More than $100 billion in tax hikes over five years may sound like a joke. But to many Illinois lawmakers, it sounds like a solution.
State Rep. Lou Lang, D-Skokie, recently said that “creative lawmakers can come up with many options for new revenue.” Unfortunately, Illinois lawmakers have outdone themselves in the creativity department this year.
The array of six tax hikes proposed by Illinois lawmakers this legislative session adds up to more than $100 billion over the next five years. That’s more than the state’s total projected general-fund spending in fiscal years 2016, 2017 and 2018 – combined.
Sources for revenue estimates: Governor’s Office of Management and Budget, state Sen. Don Harmon, Chicago Teachers Union, state Rep. Art Turner, state Rep. Robyn Gabel, House Speaker Michael Madigan and state Sen. Chapin Rose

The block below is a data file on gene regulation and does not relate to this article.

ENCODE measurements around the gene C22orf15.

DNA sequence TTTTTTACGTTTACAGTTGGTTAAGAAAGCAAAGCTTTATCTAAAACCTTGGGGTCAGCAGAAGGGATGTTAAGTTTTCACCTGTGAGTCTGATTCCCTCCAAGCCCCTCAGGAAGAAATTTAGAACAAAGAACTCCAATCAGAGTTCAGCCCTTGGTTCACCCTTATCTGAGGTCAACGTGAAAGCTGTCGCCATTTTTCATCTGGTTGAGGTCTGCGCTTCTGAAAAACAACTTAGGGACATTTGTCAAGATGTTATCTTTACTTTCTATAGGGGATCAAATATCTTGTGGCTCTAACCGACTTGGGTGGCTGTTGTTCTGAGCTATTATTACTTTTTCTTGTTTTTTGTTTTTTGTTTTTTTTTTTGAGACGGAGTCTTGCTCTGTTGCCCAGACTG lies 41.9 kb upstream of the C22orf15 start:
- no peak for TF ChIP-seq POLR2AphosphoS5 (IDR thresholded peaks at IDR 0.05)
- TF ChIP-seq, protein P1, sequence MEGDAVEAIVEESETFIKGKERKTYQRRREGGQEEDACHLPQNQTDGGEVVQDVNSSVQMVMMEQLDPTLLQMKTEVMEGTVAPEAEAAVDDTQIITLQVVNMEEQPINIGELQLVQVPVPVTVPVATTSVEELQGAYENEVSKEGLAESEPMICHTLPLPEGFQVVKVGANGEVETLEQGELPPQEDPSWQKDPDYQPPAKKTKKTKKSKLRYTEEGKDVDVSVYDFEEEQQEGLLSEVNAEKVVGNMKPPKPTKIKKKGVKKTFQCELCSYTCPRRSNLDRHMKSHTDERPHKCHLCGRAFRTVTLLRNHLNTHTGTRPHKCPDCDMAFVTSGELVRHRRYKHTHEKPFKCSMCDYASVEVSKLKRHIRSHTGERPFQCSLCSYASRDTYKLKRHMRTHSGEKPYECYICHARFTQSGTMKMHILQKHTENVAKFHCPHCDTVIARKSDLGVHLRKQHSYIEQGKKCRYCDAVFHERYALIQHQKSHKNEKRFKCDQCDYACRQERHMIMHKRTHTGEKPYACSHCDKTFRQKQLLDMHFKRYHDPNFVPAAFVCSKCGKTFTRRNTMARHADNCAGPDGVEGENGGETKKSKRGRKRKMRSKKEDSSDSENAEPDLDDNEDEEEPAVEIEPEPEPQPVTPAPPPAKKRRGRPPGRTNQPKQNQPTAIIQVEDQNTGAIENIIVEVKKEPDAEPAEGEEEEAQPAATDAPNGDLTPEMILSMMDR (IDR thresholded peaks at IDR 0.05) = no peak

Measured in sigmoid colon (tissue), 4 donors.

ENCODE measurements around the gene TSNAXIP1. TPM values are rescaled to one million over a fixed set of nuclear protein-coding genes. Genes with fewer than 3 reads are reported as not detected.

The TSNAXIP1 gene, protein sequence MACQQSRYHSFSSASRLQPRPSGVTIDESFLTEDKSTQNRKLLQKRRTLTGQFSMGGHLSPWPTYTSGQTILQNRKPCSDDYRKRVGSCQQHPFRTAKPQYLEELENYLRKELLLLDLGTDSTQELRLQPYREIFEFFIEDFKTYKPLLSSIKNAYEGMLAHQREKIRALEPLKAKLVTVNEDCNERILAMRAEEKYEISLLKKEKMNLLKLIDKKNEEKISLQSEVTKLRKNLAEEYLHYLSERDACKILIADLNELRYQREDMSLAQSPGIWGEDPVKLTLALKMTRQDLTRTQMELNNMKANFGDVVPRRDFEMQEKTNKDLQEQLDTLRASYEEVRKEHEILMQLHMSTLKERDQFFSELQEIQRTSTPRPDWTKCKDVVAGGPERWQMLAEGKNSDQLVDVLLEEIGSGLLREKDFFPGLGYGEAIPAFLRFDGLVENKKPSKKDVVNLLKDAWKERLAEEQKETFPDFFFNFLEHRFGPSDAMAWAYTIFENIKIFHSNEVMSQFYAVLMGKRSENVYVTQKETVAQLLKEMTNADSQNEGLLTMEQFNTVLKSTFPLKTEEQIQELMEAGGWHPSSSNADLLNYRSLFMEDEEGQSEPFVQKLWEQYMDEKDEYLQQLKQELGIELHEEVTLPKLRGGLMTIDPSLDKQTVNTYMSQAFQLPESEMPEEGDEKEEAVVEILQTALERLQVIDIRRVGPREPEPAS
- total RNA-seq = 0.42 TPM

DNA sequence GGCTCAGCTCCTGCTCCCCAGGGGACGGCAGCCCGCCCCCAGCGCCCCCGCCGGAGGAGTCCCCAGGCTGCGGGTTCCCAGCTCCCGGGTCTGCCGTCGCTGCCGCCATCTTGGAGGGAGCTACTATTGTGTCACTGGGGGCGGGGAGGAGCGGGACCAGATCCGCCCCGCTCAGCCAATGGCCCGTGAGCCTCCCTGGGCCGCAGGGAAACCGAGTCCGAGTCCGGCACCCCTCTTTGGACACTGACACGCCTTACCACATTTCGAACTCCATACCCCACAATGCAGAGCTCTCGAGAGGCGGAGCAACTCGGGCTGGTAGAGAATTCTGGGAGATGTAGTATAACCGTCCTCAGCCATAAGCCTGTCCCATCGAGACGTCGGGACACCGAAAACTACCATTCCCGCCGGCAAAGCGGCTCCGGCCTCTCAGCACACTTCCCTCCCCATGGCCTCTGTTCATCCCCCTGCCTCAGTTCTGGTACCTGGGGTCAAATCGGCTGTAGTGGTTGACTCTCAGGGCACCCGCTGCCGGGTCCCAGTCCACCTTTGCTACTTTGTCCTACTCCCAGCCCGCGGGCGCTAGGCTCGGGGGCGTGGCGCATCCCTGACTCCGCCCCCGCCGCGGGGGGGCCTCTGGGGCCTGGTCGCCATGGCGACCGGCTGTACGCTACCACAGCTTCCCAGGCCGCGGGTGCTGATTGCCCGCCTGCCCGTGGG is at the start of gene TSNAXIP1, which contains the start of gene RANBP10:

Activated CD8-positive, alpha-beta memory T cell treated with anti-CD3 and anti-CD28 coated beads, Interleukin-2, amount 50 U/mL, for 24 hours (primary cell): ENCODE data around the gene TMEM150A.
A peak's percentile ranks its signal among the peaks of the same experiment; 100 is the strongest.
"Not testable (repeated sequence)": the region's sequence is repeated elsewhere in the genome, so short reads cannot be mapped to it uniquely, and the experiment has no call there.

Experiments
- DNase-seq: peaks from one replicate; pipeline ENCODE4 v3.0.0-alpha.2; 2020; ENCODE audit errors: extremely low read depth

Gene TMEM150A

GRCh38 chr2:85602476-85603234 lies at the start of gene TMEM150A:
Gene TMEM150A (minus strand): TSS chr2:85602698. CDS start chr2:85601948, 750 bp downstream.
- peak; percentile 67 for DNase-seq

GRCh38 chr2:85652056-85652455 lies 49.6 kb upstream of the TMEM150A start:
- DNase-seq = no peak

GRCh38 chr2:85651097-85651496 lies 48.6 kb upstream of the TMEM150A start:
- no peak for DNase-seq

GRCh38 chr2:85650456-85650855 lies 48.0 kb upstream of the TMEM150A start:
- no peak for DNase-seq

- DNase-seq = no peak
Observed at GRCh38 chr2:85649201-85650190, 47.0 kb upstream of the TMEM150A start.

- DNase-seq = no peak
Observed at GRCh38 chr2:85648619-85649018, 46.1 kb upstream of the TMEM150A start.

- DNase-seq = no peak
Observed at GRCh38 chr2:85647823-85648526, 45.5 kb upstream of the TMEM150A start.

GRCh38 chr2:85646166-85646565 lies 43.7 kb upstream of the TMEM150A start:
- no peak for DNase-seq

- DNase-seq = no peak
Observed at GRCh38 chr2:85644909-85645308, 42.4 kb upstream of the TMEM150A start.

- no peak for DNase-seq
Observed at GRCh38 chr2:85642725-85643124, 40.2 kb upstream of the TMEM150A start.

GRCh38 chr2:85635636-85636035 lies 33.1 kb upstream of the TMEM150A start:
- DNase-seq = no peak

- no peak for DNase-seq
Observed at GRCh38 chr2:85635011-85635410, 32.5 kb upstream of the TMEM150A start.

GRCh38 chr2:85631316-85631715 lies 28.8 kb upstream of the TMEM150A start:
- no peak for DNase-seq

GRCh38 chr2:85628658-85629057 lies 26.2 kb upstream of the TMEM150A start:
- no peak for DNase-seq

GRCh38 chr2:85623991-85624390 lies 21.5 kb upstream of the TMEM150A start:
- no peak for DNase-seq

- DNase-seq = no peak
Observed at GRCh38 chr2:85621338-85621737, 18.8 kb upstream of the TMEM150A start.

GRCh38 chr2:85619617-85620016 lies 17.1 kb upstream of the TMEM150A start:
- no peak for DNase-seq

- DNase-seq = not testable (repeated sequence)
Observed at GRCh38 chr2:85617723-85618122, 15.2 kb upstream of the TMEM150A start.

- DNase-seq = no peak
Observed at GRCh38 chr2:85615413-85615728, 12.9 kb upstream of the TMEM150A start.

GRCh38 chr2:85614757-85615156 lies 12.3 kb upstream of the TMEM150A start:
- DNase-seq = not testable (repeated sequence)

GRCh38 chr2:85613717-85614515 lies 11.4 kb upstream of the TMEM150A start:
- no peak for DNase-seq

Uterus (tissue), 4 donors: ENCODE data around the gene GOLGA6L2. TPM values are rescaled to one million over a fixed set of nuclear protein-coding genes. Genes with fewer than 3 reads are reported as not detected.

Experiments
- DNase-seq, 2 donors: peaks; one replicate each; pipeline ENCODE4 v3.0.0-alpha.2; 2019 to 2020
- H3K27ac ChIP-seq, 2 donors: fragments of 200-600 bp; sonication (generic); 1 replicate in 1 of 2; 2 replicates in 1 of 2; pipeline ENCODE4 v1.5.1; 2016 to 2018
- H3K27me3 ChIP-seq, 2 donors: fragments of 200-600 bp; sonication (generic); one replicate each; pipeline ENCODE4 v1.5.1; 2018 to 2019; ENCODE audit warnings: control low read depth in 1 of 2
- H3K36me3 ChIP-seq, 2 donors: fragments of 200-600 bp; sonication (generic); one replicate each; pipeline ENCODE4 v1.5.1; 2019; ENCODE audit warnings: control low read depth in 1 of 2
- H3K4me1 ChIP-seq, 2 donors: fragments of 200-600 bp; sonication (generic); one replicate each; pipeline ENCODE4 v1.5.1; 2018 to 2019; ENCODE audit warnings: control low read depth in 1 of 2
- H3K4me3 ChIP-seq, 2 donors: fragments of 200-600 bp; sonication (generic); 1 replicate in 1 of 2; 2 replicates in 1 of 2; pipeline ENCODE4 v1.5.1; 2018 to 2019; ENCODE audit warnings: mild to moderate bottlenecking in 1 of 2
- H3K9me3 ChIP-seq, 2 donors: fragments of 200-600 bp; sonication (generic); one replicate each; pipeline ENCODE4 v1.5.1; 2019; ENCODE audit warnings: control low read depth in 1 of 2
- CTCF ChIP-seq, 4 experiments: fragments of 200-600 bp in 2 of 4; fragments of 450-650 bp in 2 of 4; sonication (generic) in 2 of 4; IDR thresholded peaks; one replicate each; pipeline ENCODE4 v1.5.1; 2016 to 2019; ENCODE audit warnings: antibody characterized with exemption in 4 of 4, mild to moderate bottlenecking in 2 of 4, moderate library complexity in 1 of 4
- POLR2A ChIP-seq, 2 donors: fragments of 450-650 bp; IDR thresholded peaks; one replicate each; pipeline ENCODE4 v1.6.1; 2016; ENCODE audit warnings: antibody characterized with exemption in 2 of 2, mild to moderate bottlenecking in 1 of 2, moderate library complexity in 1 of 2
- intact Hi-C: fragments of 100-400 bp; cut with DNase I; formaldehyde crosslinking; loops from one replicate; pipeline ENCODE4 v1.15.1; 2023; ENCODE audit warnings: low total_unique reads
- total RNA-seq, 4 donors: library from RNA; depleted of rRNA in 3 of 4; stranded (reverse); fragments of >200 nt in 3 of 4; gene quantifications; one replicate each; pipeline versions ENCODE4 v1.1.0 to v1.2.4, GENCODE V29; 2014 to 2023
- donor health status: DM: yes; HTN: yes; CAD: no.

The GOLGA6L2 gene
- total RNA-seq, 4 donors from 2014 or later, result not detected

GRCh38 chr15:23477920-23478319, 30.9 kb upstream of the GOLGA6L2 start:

And the tax-hike proposals don’t stop there.
Additional tax-hike proposals are being thrown around without any idea of how much they might raise. State Rep. Rita Mayfield, D-Waukegan, proposed a 3.75 percent tax on guns and gun parts. When asked how much revenue it would raise, she said she didn’t know but thought “if we can get a good million or so, I’ll take it.”
Enough is enough. How can taxpayers take their legislators seriously when they’ve put more than $100 billion in tax hikes on the table in a state that is on the brink of financial and economic collapse?
Rather than trying to build a “creative” revenue plan based on how much lawmakers want to spend over the next few years, they should instead focus on building a spending plan based on the amount of revenue the state will have under its current tax structure.
Benjamin VanMetre is Senior Budget and Tax Policy Analyst at the Illinois Policy Institute.